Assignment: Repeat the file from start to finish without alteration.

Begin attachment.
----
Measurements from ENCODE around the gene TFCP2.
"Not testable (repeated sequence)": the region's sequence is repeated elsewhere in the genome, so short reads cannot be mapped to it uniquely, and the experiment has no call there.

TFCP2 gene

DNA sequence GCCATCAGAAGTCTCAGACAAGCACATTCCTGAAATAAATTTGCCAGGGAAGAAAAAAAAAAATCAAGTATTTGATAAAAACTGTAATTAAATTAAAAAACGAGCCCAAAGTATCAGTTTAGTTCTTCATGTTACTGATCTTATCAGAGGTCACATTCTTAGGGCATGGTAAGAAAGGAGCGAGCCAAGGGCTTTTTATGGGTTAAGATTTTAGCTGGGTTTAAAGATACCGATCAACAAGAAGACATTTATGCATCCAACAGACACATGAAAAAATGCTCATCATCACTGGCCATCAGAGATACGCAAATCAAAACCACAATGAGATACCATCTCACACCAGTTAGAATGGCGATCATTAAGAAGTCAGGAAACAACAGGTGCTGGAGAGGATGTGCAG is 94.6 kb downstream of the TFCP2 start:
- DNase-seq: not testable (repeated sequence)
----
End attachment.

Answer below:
Measurements from ENCODE around the gene TFCP2.
"Not testable (repeated sequence)": the region's sequence is repeated elsewhere in the genome, so short reads cannot be mapped to it uniquely, and the experiment has no call there.

TFCP2 gene

DNA sequence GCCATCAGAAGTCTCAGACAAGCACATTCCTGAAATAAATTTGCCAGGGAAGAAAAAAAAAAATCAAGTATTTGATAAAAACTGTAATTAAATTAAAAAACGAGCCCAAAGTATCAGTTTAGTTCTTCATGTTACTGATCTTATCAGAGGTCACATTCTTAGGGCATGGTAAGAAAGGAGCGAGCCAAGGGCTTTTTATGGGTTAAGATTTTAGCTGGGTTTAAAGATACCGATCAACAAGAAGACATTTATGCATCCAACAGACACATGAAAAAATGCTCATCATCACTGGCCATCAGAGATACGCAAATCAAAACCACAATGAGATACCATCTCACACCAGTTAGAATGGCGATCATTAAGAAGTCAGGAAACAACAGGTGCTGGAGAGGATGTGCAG is 94.6 kb downstream of the TFCP2 start:
- DNase-seq: not testable (repeated sequence)